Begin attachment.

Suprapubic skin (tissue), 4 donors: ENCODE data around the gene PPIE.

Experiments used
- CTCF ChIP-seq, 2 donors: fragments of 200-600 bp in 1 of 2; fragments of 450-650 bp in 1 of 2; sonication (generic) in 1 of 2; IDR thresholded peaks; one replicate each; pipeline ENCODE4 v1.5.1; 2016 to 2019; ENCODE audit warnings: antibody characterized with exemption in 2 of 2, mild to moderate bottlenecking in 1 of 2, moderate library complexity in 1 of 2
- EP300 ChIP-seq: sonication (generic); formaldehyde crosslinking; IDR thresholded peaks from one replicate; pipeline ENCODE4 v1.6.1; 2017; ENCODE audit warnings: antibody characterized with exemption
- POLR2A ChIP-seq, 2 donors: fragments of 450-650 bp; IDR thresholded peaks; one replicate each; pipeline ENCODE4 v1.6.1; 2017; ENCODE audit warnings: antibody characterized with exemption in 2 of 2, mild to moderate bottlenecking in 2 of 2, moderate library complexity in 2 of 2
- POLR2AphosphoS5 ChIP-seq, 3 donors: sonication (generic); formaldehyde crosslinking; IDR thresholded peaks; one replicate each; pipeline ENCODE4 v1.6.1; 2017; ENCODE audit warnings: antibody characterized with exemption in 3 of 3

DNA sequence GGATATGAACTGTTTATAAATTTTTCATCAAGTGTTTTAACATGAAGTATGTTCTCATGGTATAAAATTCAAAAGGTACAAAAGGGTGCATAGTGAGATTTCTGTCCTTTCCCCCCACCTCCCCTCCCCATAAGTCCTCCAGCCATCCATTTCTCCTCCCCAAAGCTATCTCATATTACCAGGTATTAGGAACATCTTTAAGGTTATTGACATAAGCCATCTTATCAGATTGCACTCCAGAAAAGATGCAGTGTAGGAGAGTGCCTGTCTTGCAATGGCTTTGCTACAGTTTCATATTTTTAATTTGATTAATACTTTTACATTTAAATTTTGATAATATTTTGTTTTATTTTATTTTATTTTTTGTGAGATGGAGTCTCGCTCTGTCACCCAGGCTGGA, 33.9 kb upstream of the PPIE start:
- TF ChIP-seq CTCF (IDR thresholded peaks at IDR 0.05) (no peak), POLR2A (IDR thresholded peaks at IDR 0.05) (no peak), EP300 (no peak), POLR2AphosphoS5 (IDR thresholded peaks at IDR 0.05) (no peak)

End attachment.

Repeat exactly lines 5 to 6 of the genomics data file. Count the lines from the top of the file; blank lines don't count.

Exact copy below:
- POLR2A ChIP-seq, 2 donors: fragments of 450-650 bp; IDR thresholded peaks; one replicate each; pipeline ENCODE4 v1.6.1; 2017; ENCODE audit warnings: antibody characterized with exemption in 2 of 2, mild to moderate bottlenecking in 2 of 2, moderate library complexity in 2 of 2
- POLR2AphosphoS5 ChIP-seq, 3 donors: sonication (generic); formaldehyde crosslinking; IDR thresholded peaks; one replicate each; pipeline ENCODE4 v1.6.1; 2017; ENCODE audit warnings: antibody characterized with exemption in 3 of 3